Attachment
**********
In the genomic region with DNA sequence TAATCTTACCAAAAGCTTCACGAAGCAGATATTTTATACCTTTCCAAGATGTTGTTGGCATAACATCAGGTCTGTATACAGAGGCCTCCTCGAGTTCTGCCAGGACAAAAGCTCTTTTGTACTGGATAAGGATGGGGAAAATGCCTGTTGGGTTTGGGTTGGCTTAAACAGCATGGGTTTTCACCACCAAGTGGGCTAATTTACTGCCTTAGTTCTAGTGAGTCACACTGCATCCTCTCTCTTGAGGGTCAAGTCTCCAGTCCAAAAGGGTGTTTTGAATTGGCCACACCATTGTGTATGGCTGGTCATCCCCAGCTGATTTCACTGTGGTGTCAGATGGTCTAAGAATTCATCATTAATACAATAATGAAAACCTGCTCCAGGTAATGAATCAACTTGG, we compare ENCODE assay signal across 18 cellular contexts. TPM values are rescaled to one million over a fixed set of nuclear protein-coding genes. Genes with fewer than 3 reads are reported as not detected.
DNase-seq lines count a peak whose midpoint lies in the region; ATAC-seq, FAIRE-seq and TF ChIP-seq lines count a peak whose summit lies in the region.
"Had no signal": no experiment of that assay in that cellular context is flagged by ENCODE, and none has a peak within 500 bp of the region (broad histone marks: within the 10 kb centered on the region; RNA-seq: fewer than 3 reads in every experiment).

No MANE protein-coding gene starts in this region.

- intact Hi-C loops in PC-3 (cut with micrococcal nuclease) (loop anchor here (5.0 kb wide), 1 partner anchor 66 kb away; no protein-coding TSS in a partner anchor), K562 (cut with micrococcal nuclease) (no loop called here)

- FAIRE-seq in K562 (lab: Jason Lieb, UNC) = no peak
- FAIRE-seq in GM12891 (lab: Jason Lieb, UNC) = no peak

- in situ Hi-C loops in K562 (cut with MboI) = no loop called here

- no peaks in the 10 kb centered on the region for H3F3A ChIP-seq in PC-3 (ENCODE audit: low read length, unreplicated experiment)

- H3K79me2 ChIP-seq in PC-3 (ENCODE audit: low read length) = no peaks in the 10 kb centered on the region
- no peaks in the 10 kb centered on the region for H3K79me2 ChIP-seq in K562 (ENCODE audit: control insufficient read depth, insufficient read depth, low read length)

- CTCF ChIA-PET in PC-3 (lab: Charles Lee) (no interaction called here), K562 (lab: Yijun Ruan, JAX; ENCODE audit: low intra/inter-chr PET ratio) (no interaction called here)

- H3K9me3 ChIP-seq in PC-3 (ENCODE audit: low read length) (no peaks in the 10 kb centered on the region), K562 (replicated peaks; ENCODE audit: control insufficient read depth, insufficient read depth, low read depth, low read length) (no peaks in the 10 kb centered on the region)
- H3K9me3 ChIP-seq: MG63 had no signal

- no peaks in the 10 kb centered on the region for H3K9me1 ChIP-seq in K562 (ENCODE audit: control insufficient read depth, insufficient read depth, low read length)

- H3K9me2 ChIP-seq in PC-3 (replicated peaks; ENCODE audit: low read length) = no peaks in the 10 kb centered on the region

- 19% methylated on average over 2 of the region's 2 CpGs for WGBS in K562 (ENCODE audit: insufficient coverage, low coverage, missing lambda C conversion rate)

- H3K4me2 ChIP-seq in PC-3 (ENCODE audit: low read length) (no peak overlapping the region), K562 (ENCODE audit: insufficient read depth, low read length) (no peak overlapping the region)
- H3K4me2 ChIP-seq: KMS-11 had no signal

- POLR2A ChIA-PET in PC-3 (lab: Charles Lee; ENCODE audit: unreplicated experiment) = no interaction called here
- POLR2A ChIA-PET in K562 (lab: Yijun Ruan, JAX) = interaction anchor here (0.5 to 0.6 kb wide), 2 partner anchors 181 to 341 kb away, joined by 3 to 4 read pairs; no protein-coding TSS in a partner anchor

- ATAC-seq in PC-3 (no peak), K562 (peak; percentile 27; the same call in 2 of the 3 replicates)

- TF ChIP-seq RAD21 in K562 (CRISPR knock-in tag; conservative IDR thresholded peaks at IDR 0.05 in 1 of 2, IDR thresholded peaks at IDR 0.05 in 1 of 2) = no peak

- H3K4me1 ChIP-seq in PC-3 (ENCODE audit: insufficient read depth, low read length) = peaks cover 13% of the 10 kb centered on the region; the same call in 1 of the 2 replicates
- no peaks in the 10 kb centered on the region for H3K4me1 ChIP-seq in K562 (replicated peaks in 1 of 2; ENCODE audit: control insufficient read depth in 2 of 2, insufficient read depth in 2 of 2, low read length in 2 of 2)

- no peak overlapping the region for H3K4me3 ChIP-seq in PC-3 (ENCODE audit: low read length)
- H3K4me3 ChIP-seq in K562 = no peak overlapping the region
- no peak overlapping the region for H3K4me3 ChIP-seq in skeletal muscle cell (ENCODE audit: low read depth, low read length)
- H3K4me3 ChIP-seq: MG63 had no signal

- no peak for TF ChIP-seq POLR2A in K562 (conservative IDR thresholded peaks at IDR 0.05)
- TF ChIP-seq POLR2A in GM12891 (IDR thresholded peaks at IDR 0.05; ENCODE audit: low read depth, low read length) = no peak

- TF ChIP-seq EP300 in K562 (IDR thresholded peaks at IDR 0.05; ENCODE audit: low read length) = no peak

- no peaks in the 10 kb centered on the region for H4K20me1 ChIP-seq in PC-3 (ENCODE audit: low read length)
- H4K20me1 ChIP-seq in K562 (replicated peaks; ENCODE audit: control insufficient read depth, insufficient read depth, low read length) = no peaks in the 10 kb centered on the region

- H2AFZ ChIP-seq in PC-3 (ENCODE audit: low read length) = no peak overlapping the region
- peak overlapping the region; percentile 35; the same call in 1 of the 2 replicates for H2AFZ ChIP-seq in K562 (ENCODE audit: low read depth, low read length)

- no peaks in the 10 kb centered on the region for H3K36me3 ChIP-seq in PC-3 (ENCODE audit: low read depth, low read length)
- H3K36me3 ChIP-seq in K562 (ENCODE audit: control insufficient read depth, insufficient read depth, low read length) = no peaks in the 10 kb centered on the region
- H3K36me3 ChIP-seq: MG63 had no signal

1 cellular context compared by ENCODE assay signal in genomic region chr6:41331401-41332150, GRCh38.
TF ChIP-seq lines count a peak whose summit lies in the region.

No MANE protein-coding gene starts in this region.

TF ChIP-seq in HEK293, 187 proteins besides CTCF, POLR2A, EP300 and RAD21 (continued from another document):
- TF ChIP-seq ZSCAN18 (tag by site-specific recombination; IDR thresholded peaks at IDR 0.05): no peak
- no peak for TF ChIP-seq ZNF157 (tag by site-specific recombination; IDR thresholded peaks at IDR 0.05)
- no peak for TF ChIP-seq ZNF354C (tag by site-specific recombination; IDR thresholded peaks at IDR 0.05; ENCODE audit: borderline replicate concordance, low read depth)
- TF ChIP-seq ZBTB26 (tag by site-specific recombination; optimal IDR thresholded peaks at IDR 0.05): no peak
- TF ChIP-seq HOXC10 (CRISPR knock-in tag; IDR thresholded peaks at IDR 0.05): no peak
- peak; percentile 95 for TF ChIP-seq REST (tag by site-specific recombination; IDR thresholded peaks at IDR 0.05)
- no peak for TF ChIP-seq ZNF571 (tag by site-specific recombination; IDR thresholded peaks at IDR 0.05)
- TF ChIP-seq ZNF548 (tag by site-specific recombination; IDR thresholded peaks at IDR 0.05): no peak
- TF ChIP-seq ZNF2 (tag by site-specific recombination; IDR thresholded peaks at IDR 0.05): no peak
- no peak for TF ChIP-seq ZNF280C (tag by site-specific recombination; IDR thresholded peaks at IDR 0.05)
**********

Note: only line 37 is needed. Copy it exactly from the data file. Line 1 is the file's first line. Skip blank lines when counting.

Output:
- no peaks in the 10 kb centered on the region for H3K36me3 ChIP-seq in PC-3 (ENCODE audit: low read depth, low read length)